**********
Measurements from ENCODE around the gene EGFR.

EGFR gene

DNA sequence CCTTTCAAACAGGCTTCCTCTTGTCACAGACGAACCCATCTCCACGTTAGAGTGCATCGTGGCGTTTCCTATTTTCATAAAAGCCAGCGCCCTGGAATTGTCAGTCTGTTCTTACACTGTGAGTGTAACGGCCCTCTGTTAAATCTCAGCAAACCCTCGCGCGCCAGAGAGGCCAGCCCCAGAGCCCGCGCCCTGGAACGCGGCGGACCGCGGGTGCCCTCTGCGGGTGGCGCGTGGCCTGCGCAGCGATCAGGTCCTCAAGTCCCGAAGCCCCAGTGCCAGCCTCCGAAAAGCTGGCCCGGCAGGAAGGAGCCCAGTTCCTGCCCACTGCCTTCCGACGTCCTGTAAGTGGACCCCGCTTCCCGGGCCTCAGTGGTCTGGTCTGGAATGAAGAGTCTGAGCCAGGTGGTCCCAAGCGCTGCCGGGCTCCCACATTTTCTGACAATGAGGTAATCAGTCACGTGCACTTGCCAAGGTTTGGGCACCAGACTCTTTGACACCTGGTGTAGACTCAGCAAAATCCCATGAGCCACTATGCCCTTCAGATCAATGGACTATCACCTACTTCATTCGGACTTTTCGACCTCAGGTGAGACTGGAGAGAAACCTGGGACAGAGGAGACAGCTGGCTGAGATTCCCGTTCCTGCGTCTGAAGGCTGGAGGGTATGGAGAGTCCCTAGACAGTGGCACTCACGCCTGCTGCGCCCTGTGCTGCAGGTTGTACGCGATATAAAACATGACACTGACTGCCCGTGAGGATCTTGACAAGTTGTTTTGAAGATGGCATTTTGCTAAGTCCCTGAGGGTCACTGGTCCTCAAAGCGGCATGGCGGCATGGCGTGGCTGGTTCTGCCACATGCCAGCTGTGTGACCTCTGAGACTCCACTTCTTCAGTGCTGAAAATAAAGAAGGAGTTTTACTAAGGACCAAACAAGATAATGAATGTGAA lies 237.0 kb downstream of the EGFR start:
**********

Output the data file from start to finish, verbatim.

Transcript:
Measurements from ENCODE around the gene EGFR.

EGFR gene

DNA sequence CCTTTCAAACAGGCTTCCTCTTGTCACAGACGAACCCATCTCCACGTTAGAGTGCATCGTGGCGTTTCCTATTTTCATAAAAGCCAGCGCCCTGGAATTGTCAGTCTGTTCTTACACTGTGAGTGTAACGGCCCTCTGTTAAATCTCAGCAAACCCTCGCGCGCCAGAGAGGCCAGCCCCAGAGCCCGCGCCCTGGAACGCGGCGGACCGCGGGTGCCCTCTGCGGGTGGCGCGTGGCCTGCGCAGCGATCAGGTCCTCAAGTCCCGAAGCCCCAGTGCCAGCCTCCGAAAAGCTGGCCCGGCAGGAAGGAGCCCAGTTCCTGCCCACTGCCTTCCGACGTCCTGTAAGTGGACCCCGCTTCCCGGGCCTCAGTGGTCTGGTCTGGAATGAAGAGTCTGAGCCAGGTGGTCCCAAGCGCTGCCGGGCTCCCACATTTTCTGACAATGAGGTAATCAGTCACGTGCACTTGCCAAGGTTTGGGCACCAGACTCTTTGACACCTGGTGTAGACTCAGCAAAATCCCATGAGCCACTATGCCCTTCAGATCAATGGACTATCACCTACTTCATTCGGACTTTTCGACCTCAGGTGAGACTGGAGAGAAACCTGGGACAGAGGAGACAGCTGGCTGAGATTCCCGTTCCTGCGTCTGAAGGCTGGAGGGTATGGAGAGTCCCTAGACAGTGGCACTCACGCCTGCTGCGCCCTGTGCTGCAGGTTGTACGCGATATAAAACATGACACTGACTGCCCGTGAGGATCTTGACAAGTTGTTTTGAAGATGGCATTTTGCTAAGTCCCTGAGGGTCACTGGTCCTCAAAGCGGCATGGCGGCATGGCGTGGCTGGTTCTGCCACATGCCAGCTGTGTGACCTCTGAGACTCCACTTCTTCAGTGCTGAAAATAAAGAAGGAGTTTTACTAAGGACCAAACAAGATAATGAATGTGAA lies 237.0 kb downstream of the EGFR start: